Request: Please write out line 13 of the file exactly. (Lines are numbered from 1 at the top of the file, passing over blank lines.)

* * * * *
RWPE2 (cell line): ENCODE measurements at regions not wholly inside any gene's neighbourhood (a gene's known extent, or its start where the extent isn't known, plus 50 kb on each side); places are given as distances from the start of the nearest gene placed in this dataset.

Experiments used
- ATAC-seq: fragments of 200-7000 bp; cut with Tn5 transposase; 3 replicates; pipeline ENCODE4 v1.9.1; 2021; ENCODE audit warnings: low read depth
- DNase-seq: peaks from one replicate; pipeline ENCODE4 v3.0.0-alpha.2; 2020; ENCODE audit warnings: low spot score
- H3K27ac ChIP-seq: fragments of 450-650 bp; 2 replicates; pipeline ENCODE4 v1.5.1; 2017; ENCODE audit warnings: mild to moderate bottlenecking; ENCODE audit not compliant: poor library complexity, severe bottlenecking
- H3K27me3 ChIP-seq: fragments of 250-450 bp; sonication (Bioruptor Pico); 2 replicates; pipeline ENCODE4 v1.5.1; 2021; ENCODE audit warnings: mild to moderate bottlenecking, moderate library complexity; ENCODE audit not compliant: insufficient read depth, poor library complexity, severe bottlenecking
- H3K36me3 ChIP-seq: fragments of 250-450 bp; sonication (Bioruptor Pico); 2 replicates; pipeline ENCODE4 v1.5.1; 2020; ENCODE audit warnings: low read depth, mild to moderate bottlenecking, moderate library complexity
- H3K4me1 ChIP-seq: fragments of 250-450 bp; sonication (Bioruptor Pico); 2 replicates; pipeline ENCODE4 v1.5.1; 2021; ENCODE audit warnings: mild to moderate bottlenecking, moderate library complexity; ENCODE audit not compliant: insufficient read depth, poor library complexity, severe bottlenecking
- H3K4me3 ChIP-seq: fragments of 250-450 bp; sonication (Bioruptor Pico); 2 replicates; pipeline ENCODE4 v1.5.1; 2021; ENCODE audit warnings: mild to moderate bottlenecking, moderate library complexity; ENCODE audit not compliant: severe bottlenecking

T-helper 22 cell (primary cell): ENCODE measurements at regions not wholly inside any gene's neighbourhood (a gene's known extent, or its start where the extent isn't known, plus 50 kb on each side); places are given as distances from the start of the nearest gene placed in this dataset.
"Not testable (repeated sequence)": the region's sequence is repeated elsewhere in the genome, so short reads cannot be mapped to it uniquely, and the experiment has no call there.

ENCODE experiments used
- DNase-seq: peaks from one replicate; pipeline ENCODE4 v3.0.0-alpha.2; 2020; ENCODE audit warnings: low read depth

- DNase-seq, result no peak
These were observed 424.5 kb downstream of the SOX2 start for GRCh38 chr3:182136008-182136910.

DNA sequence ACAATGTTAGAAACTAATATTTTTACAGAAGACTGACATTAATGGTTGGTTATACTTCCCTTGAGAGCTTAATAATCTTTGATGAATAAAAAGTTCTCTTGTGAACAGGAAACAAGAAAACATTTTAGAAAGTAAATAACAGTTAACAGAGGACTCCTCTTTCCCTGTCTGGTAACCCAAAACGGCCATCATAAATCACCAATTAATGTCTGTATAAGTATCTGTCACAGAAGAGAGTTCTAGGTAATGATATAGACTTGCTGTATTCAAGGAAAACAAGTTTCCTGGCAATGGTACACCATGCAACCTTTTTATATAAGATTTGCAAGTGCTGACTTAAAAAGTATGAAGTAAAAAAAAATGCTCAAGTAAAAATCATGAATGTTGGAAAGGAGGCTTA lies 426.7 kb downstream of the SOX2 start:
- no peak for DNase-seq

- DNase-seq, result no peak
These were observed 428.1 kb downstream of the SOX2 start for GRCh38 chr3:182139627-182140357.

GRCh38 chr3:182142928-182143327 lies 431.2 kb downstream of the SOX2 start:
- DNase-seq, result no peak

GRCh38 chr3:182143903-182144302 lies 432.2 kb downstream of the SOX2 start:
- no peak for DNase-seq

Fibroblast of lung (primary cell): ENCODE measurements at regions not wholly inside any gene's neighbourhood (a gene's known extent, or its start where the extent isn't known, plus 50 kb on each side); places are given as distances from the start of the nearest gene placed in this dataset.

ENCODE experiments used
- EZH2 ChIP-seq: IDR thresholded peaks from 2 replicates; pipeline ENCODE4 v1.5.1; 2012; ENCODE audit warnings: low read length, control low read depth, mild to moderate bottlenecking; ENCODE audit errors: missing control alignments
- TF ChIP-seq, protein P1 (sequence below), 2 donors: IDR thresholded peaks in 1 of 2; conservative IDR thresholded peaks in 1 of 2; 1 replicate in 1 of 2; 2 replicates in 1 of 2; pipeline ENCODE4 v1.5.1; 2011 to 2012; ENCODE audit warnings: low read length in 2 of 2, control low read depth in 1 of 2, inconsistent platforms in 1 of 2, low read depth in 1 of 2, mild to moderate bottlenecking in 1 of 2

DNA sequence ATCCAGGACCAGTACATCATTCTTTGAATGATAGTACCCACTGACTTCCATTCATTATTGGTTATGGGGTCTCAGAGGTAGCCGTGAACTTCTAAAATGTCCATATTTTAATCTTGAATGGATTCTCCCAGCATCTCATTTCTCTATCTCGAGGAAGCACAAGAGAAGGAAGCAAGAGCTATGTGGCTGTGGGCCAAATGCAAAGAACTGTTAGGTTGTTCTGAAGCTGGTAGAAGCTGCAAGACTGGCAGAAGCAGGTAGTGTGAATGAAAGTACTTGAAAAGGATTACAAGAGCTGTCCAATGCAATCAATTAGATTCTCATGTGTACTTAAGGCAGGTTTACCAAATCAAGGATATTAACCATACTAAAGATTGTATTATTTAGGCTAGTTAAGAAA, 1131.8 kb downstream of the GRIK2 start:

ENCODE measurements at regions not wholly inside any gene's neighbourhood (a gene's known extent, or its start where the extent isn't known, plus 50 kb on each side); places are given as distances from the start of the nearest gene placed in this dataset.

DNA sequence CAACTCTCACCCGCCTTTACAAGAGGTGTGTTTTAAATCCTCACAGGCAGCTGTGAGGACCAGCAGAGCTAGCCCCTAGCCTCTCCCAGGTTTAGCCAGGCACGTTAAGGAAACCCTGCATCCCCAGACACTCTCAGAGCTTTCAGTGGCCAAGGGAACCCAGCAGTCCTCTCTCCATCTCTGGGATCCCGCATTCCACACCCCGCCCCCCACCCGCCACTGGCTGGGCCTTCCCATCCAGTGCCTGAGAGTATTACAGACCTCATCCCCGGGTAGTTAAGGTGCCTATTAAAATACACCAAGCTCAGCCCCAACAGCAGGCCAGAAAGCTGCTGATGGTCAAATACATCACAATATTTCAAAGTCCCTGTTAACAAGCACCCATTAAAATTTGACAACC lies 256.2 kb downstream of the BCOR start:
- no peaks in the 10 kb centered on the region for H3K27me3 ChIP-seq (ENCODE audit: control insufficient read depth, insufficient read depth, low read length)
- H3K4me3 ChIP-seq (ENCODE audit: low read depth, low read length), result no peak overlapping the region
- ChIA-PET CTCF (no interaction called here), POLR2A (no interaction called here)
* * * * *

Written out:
- DNase-seq: peaks from one replicate; pipeline ENCODE4 v3.0.0-alpha.2; 2020; ENCODE audit warnings: low read depth